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rotting sea cow

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  1. Well, contaminated frozen food/packaging was also my working hypothesis for that strange outbreak at the Argentinian ship. I tend to believe that the probabilities are still low, but I wouldn't dismiss it completely. Here, as with the other samples detected frozen food markets, we urgently need studies about the virus viability. That's they aren't just detecting RNA pieces. If they do it in NZ, please keep us updated. It's the only way to be sure. As for tracing back to contaminated food. I think, it's generally hard to prove amid a bigger outbreak, when chances from other ways seem higher. It might even be that the Wuhan market outbreak started in a similar way?
  2. For anyone interested in reading about the Russian "Sputnik V" vaccine https://sputnikvaccine.com/newsroom/forbidden-op-ed-the-sputnik-vaccine-as-a-lifesaving-global-partnership-eng/ Interesting read, regardless of what you think. Treat it with the usual amount of salt. There is a nice infographic in this page which should explain how vector vaccines work (e.g. Oxford, J&J, CanSino, etc)
  3. Could you please pass this article to your very competent management Body temperature screening to identify SARS-CoV-2 infected young adult travellers is ineffective
  4. From what I understand of vector vaccines (which is little) the main problem is that if you have some sort of immunity to the vector, the vaccine fails. For that reason Oxford is going with a non-human adenovirus (IIRC) and Pfizer with a very obscure strain, which few should have been infected. I guess the russian vaccine is using two vectors for the same reason. The probability to have immunity to both of them should be pretty low. Some expert assessment https://blogs.sciencemag.org/pipeline/archives/2020/08/11/the-russian-vaccine ETA: Re-reading the articles I posted I confused the names Pfizer is going with a RNA vaccine. J&J is going with a Vector vaccine. Same strain as in the russian vaccine.
  5. Oh man. You never were so on the spot. WTF? A random household infected? This means there are more people with the virus out there.
  6. Not even that. They have completely skipped the phasing thing, although not without testing in some form. Reportedly during development researchers injected the vaccine to themselves. After that, it was given to the elites (military, politicians, businessmen, etc). Apparently they did a kind of Phase 2 trial with health workers and soldiers, which might have included even some challenging test (that's being exposed to the virus). Now they are going a Phase-3 kinda in Philippines. Duterte said he was going to be the first to get injected. Some info https://www.trialsitenews.com/russias-gamaleya-vaccine-nears-readiness-for-large-scale-use-how-can-this-be-possible/ ETA: On the technical side, the vaccine is conceptually similar to the Oxford and Pfizer J&J vaccine. They all use an adenovirus vector with the SARS-COV-2 spike protein on top. As in the Oxford's vaccine, the vector has been already used in previous vaccines, which explains in part the swift development. Some info about the vaccine developments in this article https://blogs.sciencemag.org/pipeline/archives/2020/06/29/coronavirus-vaccine-update-june-29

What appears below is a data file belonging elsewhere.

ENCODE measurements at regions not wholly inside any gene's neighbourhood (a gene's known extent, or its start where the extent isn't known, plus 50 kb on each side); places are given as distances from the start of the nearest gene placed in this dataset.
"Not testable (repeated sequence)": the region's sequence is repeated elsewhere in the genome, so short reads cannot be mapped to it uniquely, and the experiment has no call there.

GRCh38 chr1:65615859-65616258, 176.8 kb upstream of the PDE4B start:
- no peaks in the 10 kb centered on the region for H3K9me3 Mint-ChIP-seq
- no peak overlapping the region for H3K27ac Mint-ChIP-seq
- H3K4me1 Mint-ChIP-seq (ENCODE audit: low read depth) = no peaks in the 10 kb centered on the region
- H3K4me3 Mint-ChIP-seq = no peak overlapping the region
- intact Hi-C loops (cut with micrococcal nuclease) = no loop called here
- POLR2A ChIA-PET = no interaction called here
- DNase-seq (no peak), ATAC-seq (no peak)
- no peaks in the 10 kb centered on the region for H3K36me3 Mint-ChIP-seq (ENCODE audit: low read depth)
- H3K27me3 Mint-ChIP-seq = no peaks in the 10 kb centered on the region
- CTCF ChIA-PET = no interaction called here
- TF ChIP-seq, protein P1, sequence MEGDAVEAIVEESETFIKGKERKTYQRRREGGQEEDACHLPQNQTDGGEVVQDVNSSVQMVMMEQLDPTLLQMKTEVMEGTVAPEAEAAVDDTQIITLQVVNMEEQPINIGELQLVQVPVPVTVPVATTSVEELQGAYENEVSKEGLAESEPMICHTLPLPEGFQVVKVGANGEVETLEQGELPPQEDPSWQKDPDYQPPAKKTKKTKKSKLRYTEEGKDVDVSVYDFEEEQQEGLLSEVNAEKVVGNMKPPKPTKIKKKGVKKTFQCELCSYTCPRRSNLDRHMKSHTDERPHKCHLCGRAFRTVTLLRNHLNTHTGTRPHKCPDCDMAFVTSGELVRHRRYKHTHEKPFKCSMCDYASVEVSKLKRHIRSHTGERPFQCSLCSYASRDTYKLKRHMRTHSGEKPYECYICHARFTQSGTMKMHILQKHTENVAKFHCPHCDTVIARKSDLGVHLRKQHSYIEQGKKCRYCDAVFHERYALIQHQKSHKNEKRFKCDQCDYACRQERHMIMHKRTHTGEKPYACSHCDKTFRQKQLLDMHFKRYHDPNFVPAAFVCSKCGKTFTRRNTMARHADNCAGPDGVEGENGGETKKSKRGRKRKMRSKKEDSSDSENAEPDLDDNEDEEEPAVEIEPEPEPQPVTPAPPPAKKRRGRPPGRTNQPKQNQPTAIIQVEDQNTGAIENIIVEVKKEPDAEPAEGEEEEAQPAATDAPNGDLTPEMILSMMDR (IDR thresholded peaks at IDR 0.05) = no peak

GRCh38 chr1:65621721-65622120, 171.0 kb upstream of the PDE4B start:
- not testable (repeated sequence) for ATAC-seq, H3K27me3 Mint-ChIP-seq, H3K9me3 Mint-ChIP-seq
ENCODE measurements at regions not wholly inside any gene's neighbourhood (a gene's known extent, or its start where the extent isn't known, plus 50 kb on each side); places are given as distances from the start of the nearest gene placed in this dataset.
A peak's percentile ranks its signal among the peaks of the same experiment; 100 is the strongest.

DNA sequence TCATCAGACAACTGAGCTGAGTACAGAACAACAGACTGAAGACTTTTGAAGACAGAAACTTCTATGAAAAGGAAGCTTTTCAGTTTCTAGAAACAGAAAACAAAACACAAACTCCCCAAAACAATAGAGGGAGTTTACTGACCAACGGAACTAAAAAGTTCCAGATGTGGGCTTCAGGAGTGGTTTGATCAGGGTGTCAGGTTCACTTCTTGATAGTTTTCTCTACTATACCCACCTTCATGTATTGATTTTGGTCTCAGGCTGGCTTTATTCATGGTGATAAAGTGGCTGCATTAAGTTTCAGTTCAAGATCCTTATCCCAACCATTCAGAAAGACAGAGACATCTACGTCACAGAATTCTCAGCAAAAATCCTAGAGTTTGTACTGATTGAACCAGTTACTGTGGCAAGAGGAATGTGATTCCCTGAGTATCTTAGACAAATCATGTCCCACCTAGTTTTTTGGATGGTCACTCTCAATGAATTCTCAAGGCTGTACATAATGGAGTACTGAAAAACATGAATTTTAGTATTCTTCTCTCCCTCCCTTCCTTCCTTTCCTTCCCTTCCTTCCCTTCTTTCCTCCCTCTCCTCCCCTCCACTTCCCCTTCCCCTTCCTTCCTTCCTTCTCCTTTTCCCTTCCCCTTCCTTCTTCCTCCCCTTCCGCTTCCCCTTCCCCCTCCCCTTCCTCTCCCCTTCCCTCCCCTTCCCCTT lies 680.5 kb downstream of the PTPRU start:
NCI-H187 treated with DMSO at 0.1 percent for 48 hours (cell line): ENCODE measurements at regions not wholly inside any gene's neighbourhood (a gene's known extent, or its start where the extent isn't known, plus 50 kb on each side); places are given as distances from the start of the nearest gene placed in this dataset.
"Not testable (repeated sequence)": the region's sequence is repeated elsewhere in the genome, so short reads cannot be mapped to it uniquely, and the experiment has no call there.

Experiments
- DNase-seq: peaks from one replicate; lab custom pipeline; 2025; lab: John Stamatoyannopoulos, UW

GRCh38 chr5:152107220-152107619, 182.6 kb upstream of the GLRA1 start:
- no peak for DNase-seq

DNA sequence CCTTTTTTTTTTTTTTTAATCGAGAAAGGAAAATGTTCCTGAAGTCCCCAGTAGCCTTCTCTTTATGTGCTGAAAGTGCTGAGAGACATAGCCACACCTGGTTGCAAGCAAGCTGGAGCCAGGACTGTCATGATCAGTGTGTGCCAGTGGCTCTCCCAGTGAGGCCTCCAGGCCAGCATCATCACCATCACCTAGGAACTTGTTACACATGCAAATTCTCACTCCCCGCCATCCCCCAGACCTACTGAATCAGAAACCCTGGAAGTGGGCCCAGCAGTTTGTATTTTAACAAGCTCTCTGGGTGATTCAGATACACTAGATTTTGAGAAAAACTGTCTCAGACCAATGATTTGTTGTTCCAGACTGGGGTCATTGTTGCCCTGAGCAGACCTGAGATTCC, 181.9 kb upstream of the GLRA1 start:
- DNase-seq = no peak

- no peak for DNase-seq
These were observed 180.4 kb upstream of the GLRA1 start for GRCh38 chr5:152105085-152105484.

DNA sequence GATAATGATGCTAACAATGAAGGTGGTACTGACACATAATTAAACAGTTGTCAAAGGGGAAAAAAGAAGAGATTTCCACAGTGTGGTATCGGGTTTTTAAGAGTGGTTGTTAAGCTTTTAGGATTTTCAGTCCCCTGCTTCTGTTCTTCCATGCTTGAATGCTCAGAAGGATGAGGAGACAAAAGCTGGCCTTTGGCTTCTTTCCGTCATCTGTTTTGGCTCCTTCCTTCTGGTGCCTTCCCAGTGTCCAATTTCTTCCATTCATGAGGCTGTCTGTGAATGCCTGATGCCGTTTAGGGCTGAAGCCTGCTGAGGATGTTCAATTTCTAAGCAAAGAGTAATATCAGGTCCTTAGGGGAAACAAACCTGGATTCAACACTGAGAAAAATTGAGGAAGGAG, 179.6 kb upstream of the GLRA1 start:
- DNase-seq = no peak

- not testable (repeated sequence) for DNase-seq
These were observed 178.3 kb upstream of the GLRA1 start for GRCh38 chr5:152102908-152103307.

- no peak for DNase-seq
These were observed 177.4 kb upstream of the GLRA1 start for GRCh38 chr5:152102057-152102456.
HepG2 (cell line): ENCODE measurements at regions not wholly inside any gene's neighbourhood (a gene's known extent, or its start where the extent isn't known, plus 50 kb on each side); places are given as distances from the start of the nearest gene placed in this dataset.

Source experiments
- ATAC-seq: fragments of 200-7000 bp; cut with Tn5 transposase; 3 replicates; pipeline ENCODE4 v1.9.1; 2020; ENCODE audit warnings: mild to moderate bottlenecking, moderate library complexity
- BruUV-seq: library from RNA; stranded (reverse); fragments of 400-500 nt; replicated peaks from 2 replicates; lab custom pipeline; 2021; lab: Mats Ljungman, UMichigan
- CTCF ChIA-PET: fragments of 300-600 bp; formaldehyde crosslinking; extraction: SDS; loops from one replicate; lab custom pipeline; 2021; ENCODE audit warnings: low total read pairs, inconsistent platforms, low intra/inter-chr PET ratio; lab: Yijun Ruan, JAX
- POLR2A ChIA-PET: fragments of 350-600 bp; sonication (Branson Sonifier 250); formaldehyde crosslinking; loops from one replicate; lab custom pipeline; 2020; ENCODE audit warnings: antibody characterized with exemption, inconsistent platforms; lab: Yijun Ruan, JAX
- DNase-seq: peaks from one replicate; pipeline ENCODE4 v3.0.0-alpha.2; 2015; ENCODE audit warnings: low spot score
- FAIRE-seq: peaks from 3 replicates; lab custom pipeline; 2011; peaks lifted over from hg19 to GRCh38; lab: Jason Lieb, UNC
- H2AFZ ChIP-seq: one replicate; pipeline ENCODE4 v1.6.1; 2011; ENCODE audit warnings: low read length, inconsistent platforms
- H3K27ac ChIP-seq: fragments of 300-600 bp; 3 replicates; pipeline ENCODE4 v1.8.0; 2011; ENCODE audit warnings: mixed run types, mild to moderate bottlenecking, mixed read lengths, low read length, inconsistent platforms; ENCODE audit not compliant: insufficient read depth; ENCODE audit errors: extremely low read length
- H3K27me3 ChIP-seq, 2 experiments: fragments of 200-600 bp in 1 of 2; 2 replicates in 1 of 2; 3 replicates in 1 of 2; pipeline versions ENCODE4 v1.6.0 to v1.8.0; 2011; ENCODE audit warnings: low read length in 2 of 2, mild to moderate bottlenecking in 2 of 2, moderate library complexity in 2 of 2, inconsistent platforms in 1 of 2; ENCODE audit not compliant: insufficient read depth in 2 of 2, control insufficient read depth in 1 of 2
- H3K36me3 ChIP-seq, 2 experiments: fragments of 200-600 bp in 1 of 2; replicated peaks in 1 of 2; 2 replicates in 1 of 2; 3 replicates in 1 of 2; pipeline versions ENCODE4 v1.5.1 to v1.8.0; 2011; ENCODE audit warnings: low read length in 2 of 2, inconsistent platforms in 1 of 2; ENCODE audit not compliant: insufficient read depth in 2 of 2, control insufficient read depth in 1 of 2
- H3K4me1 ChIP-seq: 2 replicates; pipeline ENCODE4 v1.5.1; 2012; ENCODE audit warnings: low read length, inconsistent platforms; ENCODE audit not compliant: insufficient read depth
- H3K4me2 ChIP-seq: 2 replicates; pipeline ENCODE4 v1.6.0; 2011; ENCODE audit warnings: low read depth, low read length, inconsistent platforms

7. Well, they are still your closest neighbours. Generally speaking I'd trust more a Canadian insights on the situation in US than someone from India for example. I see I think it will happen sooner or later, but as I argued before, but a later wave is better than a earlier one. There are a number of countries that have done pretty good in this pandemic. See these articles for example ‘S**thole’ Countries Have Handled The Coronavirus Better Than The United States COVID Underdogs: Mongolia COVID Underdogs: Ghana Vietnam is among these countries. They took things seriously from the very beginning. They took contact tracing at a new level going to up to a third level of contacts. Keep in mind they are much poorer than NZ and have far more complicated borders. This is an oldish article How Vietnam is winning its 'war' on coronavirus which may not be valid anymore Coronavirus Vietnam: The mysterious resurgence of Covid-19 See above
  8. Pretty much agree. That's why I've been adamant that as society we should be able to do our duty to keep infections low so kids can go back to school. If we fail to do that and infection rates are high, simply school cannot re-open and this will show that we suck as society. The best we can do is to leave our societies to our asian overlords as they seem to be more competent and responsible. BTW. Since you are down-under, what's going on with Australia? I just checked the worldmeters stats and their second wave is already showing in the reported covid-19 deaths. This suggest to me that their outbreak is much worse than reported due to the delay of ~18 days between onset of symptoms and death. With an IFR of ~1% this means they had >1000 infected 15-20 days ago as they are reporting 10 and 15 deaths. I guess that prompted the Melbourne lockdown as they realized that things were much worse than it seemed at first.